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Chris Amirault

Nukazuke Pickling

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Chris -

- detailed how-to discusses hows and whys

- ingredients & timings for initial seasoning, beginning batch, 2nd & 3rd batch; subsequent batches

- prepping of suggested veggies

- troubleshooting

- seasonal adjustments to the nuka

- explanation on monitoring the nuka for freshness

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Thanks. I'm going to head out early and grab it at a nearby library. I really appreciate it!

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Did some more research and come across some references to adding the peels of persimmons to nukazuke. Any idea what they could be for?

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Did some more research and come across some references to adding the peels of persimmons to nukazuke. Any idea what they could be for?

Some effect of the tannins?

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I went out to the organic store today. Two lbs. of Bob's Mill rice bran at $4.97 each. It looks rather odd to me but I will give it a shot. It seems to be much more finely milled than what I have used in the past.

At least there were no shipping charges and I got some other things too that I hadn't realized I needed.

I will have to change what I will use for a pickle pot as I had planned on using my mom's pickle crock but it is too big for a two lb. batch.

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Fruyit peels - I've only ever heard of adding this to bran for making takun, actually. They might add a small amount of pectin, which with calcium might keep pickles crisper, but it sounds a bit optimistic.

Mustard - I do add this, but only a little. You can always add more later. If you are using chilis you might not need it anyway.

Beer etc. Not needed.

Kombu - I second what John said, if you want to add that kind of stuff, save it for winter when spoilage is not an issue. Same goes for shiitake.

Basically a mature and nicely pampered nuka bed will have plenty of flavor of its own. Most of the other stuff is window dressing.

What you do need is spare dry bran, as some will disappear when you remove pickled vegetables, and the bed will get wet from vegetable juices anyway, so every 10-20 days you will need to top it up a bit.

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Found rice bran today at a local bulk food place - called 'stabilized' rice bran. It is apparently treated (I'm assuming with heat) to kill the lipase enzymes.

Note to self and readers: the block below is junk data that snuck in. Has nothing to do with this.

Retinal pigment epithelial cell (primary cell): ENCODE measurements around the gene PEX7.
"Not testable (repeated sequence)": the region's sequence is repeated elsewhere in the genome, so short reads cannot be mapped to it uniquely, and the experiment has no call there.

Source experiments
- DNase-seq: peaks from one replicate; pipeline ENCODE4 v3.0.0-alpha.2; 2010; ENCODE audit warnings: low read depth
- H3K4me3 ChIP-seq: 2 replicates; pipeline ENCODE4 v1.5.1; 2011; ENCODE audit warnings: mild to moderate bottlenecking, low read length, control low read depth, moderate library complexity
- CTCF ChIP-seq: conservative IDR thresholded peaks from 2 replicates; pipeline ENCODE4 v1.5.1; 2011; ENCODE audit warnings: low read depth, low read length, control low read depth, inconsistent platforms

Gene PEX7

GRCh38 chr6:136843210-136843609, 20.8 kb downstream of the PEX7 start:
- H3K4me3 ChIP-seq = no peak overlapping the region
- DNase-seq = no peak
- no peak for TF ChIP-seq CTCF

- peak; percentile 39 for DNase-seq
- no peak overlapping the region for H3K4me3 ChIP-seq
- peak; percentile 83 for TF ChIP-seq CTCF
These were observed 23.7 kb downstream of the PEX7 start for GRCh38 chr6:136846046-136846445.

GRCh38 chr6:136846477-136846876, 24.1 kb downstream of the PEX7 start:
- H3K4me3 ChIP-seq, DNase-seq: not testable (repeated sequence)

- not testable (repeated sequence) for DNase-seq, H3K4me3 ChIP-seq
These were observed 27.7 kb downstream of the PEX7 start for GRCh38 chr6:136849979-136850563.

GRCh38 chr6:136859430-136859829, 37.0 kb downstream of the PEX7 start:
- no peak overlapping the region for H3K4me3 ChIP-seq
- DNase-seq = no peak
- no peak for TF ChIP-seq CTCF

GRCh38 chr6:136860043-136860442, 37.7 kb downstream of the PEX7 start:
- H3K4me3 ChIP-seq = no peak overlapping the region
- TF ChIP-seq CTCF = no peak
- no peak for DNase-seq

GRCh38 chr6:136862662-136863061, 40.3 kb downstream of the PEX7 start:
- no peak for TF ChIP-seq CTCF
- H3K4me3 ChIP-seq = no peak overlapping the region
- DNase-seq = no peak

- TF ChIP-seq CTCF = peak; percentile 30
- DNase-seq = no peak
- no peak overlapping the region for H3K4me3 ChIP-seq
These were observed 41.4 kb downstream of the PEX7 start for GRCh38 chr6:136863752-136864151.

This raises the question - is the stabilized bran suitable for pickles or is this process actually removing a vital enzyme necessary for the fermentation process?

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It should work...it might perhps be less flavorful, but worth a try.

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How is the pickle project going?

Around the time this thread was started I finally got around to redoing my pickle beds. I used to use a large tupperware and pickle different kinds of vegetables together. I re-did the pickle beds for this summer this time making 5 individual smaller tupperware containers. When you make pickles every day this really helps. When you are not pickling a particular vegetable you can put the pickling bed to sleep in the refrigerator. Seperating them also helps the pickles from picking up strange colors and tastes from adjacent vegetables. Right now we are pickling mizu-nasu (a special type of eggplant), cucumbers, Chinese cabbage and mizuna (a type of green). The fifth container is reserved for strong smelling things such as garlic, onion, etc.

I find that letting the pickle bed have some time in the refrigerator every week actually makes it taste better. I assume the cold prevents it for fermenting too vigorously. It also seems to slow the movement of salt into the vegetables. After about three weeks of tending them they are starting to produce really good pickles. Just in time for one of summer's greatest pleasures: A nukazuke cucumber and a cold beer!

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We've also got a 3-week old nuka bed on the go, and it's just starting to come along nicely. So far eggplant, cucumber, and carrot. I'm thinking of putting some young ginger in mine...

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Finally had the ability to get this going tonight with ~1 kg rice bran. Followed _john's ratios above using 3 chiles and 3 medium leaves of cabbage torn into chunks. A question: do I need to cover this tightly with, say, plastic wrap, or is loosely with aluminum foil ok?